Just about the last thing homeowners and small businessmen and women in Queens need is an increase in taxes, whether under that name or any other. But that’s exactly what they’re about to get hit with by the de Blasio administration, unless the mayor keeps a campaign promise he made to end the last mayor’s habit of increasing fees that are essentially taxes whatever they’re called.
The issue is water rates. The Water Board is planning to hike them 3.35 percent, and some officials are touting that as a good thing because it’s a far lower increase than the ones we’ve had to put up with for the last decade or so, when the cost of water — just about the most basic of human requirements — has been rising by leaps and bounds. Water and sewer rates combined are now 2.5 times what they were 10 years ago. But the simple fact is there’s no good reason the cost of water should be raised at all.
The problem is that de Blasio, if he allows the Water Board to impose an increase, would be doing it solely to pad city coffers, not to fund water delivery as the fee is designed to do. The city, you see, rents out to the Water Board those parts of the delivery system that were built before the board took over services. And what it was doing under former Mayor Mike Bloomberg, and now is set to do under de Blasio, is charge far more rent than is necessary, so that the extra money can go into the city’s general fund.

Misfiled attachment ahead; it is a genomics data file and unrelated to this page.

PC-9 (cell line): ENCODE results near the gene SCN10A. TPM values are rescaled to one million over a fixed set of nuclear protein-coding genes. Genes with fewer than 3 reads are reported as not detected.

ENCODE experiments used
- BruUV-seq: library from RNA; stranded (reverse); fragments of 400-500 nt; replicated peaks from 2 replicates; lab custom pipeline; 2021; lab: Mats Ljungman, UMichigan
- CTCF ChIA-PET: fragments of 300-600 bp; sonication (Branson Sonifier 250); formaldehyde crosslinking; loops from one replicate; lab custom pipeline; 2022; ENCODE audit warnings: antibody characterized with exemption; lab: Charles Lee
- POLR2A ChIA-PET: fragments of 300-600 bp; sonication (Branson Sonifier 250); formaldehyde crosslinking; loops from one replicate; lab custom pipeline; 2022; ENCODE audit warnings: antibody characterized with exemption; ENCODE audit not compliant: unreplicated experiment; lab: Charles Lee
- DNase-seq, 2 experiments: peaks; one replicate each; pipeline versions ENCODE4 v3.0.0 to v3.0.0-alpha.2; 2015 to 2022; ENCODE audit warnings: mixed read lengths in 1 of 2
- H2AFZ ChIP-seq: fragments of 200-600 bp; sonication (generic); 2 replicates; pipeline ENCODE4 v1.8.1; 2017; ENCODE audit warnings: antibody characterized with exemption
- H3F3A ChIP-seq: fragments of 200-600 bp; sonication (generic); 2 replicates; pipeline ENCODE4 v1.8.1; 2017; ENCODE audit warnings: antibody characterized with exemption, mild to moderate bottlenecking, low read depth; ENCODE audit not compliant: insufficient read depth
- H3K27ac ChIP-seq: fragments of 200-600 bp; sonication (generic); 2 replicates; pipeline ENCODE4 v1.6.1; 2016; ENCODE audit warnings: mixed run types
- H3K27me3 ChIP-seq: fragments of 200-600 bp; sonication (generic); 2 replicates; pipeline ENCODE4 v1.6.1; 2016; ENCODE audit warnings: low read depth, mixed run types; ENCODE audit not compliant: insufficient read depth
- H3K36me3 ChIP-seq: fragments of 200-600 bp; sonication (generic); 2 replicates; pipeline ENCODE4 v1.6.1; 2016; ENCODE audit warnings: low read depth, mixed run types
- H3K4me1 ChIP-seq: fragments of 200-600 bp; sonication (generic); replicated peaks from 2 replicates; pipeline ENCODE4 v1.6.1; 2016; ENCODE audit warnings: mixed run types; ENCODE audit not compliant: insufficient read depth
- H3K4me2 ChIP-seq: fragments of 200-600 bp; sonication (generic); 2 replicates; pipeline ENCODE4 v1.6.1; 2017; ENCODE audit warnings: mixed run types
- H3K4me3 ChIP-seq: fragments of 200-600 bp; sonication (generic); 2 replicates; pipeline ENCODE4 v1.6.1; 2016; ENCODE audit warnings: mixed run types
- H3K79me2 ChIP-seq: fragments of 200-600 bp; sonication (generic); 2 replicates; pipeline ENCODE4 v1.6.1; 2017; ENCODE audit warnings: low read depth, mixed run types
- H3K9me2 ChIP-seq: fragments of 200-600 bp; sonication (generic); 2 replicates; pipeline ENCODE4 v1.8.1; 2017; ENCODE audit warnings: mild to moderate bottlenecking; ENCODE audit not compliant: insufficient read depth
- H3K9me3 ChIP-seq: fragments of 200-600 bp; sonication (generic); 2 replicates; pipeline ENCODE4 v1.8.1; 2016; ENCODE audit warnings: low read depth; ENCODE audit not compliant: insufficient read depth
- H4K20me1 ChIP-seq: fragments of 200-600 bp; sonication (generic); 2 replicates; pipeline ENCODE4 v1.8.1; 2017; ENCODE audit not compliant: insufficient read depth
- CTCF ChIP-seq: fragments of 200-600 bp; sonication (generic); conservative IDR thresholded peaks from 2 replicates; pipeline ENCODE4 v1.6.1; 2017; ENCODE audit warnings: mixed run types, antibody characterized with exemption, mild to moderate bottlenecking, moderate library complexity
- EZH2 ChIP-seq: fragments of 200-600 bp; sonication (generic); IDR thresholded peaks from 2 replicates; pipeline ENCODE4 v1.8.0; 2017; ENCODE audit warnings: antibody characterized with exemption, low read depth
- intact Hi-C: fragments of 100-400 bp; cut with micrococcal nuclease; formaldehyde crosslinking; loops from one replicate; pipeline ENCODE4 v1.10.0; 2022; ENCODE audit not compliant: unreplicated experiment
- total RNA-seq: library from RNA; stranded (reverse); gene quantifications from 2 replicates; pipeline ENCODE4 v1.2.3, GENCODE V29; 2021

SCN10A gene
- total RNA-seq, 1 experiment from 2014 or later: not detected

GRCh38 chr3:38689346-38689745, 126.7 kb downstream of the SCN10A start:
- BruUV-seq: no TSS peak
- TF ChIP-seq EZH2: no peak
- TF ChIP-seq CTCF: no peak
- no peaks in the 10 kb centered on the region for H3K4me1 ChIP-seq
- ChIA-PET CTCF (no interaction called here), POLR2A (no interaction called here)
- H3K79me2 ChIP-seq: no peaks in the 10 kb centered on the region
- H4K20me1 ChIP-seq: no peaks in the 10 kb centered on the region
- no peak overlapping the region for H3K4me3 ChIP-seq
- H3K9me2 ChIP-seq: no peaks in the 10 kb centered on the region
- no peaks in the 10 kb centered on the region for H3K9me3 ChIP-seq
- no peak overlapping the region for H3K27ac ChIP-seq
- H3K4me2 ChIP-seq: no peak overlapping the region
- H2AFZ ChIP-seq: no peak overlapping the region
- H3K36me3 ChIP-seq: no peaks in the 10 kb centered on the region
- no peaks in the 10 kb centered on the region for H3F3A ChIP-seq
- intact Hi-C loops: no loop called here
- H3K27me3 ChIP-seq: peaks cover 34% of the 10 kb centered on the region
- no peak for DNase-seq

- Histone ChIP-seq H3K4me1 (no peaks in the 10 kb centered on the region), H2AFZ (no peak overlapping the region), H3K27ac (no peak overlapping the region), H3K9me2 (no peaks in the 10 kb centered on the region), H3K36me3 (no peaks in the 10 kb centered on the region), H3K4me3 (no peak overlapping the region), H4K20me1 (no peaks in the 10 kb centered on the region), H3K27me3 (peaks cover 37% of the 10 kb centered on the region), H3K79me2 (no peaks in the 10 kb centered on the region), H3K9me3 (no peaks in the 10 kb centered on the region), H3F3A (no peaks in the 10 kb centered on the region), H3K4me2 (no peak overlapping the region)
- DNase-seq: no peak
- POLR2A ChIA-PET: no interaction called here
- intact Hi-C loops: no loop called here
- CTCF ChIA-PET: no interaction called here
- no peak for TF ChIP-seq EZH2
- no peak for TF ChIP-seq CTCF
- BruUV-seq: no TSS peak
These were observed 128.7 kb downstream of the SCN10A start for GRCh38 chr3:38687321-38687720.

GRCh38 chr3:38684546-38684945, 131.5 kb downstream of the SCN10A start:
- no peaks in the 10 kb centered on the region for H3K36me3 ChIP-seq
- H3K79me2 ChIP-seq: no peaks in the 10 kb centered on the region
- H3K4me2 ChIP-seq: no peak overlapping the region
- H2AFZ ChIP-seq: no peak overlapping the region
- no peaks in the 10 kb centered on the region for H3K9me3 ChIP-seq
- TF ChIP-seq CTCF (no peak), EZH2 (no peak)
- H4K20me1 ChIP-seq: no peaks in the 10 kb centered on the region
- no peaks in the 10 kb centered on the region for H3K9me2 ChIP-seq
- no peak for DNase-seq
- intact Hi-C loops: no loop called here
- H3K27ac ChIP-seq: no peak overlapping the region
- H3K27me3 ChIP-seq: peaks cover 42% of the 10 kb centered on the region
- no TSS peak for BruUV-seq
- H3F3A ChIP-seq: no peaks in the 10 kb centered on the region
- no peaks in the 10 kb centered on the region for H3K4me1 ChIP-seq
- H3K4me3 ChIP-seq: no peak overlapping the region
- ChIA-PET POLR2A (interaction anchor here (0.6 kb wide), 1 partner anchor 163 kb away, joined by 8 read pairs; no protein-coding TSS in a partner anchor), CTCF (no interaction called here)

While the city does of course face a fiscal crunch — as the economy continues to improve only slowly after the crisis of 2008, and all of the roughly 150 municipal unions continue to await new contracts in which they expect retroactive raises, and the cost of their benefits and pensions continues to rise, and residents continue to expect more and better services — the books should not be balanced even in part on the backs of small business people and homeowners, not to mention renters who end up paying for their landlords’ rising costs, however indirectly.
As Rich Hellenbrecht, president of the Queens Civic Congress and former chairman of CB 13, points out, homeowners have been seeing huge cost increases, including rising real estate taxes, heating fuel prices and insurance premiums. They can’t take any more — especially when a planned fee increase isn’t even necessary.
Leading the charge against any water rate increase is City Councilman Rory Lancman of Fresh Meadows, who says the 3.35 percent rate hike would bring in about $120 million more than the Water Board already collects, while the mayor’s excess rent plan totals $150 million. Take away the unnecessary rent, and the board could keep water rates right where they are and still come out $30 million ahead.
Lancman on Monday released statements from 15 civic and community leaders, led by Hellenbrecht, opposing the rate increase. And those are just from central and northeastern Queens. Imagine how many could be secured from the entire borough. It’s hard to imagine any leader of a civic group or homeowners association in the borough supporting a hike in water fees. Queens is especially hurt by such increases because it has so many single-family homes and small, independent businesses, as Lancman notes.
The public will get its chance to speak on the rate plan before it takes effect at mandatory hearings, though when those will be held is not yet known. We urge anyone who can to speak out against the hike and to remind the mayor that he campaigned against the very thing he is now set to do. If he can keep his promises on establishing universal prekindergarten, changing police practices and trying to ban carriage horses, surely he can keep his promise not to force water rate hikes by keeping the rent too damn high.